“You have to literally walk through a forest to get to this place – it’s far from town, with no public transportation. They’ll put a single woman in the same room as three men. Bathrooms are few and shared amongst many. Substance abuse, especially at night, is not uncommon,” describes Helena.

As a result, many individuals look for alternative shelter – such as the YWCA-supported orphanage in Warsaw, which hosts single mothers and their children; as well as unaccompanied women. Helena’s team also volunteers in a number of churches, connecting women with the Caritas network and helping to provide clothing, food …and education. “It starts with languages – any language that can help to find a job, or facilitate children’s integration, is of interest,” says Helena (incidentally, she teaches Arabic and English).

YWCA Poland also supports educational programmes oriented towards children. “In November 2019, we did this ‘flying conference’ with the Dutch embassy,” recalls Helena. “It was very focussed on finding better solutions for children’s integration in Poland, be it by making Polish classes more available, or improving their access to schooling regardless of their immigrations status….”

Meanwhile, Helena and her peers leverage their own networks to help woman find jobs. “A number of these women are able and willing to clean, cook or garden for others. Sometimes, we’re able to match them with a host family, and just that offers an incremental amount of stability”. Of course, this doesn’t detract from Helena’s simultaneous advocacy for better access to higher education, as she argues that this is a crucial barrier towards better business and employment opportunities for women.

“I think if there was one thing, just one, that I wish all women knew or were better encouraged to do, it is to keep pursuing their education,” she confesses on the phone. “Too often, the choices that these women are forced to make – having to run away, to stay off the streets, to feed a family back home – come at the price of their education. And this creates a vicious cycle of disenfranchisement.”

Sometimes, survival is so at the forefront of these women’s minds that their other needs – namely, regarding mental health – fall at the wayside. “We have two psychologists that women see,” says Helena. “We know what women are exposed to, during the migration journey. We’re aware of the stories. But that doesn’t make conversations about what a person went through and how this affects them any easier to start – especially when their livelihood is already on the line.”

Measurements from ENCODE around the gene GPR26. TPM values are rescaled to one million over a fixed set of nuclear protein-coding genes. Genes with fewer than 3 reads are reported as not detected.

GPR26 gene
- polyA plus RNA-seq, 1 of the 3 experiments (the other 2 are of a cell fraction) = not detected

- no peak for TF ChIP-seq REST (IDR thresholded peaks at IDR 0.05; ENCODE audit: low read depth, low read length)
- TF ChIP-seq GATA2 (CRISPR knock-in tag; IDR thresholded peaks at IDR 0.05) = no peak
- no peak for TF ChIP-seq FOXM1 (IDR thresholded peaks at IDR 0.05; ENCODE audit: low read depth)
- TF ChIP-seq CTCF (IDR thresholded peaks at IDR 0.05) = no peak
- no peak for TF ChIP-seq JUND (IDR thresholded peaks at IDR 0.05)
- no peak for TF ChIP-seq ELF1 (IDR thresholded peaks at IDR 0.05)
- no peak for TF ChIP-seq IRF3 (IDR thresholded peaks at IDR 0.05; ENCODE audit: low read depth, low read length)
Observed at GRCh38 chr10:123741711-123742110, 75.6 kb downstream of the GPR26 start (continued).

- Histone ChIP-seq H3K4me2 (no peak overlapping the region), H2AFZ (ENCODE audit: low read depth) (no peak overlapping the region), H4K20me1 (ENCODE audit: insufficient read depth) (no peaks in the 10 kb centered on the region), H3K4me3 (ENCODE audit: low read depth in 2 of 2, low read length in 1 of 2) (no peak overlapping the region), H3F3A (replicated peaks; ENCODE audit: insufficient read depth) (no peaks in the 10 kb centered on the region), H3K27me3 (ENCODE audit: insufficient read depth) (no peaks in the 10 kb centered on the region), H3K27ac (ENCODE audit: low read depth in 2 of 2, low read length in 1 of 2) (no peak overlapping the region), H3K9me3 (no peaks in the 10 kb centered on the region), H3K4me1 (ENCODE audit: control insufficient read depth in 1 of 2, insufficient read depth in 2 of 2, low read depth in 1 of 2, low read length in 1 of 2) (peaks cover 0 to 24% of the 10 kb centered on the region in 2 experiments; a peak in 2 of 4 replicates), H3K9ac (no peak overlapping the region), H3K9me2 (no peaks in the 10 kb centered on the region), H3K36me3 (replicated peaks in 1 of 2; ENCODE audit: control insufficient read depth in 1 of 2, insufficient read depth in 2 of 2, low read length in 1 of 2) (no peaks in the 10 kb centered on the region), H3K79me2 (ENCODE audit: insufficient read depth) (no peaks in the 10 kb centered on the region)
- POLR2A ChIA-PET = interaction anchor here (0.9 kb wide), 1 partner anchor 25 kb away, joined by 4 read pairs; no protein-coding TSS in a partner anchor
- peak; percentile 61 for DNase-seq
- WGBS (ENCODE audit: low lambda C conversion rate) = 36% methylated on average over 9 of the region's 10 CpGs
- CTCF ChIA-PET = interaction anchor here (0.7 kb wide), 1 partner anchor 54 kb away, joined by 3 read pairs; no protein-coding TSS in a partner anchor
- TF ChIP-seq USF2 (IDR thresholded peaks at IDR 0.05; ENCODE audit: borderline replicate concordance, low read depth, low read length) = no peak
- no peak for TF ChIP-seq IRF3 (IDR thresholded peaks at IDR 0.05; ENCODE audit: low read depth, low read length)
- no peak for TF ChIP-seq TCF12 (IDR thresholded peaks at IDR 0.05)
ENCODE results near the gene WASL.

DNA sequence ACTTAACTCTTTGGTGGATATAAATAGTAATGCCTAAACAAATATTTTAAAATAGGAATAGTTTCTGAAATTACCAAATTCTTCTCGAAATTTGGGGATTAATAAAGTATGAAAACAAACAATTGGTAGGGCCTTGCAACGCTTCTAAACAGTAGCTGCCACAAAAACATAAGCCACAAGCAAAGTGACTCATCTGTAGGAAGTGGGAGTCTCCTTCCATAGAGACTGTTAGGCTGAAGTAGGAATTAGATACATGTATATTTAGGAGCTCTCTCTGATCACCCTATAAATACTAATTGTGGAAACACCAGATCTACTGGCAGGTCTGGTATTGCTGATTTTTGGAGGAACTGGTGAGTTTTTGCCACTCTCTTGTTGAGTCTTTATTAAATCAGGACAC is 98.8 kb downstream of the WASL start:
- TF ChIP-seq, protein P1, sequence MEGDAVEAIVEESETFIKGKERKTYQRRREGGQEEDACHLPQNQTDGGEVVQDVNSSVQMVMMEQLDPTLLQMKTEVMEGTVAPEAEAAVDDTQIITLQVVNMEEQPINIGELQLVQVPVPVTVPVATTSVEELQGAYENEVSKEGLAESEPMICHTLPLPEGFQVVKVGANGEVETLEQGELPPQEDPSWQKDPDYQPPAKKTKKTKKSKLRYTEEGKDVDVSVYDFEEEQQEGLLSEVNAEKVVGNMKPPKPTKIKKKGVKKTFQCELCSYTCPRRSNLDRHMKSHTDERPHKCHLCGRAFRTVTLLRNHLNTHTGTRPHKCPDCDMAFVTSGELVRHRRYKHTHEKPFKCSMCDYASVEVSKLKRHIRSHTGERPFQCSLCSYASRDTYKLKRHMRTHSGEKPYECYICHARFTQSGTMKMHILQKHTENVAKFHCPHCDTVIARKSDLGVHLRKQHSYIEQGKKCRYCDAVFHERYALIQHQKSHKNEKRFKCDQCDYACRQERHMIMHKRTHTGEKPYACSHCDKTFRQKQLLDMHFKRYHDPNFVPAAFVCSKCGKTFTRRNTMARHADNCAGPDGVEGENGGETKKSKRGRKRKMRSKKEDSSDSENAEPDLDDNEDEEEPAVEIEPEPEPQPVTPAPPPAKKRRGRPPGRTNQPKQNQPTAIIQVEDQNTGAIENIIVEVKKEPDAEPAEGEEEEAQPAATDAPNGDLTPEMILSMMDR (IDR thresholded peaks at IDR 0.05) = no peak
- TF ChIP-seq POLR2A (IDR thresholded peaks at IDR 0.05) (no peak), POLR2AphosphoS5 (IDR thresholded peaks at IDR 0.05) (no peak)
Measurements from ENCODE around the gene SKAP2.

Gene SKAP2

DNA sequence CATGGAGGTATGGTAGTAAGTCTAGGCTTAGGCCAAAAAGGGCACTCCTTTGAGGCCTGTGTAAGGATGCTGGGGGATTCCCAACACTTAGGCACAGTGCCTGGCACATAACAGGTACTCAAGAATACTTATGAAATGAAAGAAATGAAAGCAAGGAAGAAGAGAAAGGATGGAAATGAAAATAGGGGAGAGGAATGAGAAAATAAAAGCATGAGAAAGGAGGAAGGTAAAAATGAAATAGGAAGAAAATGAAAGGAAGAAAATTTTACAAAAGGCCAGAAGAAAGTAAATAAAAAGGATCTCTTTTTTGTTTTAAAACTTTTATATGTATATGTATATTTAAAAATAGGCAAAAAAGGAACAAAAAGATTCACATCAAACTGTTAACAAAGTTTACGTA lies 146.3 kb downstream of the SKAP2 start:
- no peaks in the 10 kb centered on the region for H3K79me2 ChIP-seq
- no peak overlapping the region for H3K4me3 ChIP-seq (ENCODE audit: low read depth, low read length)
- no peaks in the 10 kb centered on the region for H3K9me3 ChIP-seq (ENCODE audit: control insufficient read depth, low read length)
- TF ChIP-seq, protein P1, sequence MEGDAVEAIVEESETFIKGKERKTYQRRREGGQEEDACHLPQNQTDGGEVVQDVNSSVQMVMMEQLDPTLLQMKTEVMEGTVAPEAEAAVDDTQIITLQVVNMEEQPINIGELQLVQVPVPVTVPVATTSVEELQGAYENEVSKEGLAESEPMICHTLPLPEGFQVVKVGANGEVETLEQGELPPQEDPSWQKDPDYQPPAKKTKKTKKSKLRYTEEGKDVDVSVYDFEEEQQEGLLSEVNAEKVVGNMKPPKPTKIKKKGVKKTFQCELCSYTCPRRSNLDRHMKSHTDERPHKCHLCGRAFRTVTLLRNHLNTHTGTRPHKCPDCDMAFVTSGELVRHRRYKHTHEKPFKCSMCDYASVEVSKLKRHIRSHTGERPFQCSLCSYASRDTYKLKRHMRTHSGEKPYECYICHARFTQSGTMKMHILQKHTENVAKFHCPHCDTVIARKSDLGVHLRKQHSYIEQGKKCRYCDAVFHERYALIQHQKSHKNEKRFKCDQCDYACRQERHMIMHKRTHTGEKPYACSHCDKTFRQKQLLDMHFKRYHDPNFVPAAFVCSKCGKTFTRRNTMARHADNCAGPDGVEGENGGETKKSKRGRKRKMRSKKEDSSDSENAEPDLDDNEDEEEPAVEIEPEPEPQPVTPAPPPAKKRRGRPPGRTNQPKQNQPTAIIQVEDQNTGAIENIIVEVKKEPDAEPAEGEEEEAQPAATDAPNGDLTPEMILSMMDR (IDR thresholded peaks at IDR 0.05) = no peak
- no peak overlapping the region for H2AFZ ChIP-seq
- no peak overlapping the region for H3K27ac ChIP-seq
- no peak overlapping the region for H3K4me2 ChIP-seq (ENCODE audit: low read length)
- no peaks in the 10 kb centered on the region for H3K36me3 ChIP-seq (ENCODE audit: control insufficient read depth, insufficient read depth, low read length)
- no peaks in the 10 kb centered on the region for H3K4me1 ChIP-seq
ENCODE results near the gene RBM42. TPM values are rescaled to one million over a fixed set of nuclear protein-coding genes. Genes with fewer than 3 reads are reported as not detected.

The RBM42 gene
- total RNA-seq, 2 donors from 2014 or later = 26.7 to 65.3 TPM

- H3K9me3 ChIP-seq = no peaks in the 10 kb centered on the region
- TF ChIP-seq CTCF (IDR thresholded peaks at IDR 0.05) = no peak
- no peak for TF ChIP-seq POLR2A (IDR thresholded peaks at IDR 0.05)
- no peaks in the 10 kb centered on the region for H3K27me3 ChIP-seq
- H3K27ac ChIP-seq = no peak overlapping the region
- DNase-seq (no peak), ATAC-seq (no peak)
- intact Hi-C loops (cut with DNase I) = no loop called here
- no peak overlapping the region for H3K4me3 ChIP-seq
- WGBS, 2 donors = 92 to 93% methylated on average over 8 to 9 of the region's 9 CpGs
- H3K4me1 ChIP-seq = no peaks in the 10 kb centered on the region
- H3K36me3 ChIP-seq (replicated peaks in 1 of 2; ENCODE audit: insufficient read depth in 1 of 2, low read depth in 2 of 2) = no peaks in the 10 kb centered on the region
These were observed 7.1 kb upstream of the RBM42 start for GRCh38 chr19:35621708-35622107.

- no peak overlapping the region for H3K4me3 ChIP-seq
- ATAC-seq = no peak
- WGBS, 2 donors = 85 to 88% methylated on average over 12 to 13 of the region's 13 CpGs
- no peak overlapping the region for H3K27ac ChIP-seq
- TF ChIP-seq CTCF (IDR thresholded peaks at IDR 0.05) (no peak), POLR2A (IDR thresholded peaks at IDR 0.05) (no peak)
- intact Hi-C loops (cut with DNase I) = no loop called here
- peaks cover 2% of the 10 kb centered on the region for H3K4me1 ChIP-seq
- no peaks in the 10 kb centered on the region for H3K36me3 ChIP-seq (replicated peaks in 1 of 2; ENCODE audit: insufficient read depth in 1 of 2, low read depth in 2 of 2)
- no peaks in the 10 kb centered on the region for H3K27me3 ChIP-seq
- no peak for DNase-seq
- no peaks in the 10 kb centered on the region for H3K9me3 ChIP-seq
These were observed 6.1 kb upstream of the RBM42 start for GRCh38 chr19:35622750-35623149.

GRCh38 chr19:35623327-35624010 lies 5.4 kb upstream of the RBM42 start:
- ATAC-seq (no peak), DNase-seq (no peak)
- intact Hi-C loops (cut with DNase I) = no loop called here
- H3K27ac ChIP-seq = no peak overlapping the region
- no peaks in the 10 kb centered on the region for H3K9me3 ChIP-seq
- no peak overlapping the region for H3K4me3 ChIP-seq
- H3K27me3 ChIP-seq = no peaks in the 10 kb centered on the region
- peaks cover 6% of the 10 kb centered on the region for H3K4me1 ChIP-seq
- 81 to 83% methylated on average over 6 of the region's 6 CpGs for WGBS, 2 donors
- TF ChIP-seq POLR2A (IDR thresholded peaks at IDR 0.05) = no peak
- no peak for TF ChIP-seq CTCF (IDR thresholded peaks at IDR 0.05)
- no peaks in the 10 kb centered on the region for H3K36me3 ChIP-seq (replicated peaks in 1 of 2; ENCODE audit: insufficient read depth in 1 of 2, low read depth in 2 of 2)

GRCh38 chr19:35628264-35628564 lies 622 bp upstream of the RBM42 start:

And so, here, Helena resorts to the same technique mentioned earlier. She’ll talk about what other refugee women have been through, and the kind of help they were able to get, in order to indirectly inform the people she meets of the support they can – and are encouraged to – seek. 

“We’ll share real stories, of real women with their real names. These are women who are now refugees in Sweden or in Germany”. She then adds, with what sounds like a smile, “I guess it helps that my thesis was also on this topic.” 

By talking about the sexual violence – and subsequent mental health issues – that other women faced, Helena feels she is able to spark internal narratives in women’s minds. It’s not that they need her permission to have these thoughts or voice their experiences, she clarifies. It’s more that they feel less alone, and perhaps a tad more comfortable, bringing up their needs and asking for additional information on what resources are available to them. 

“And that, sweetie, makes all of this very indirect and convoluted strategy, worth it.”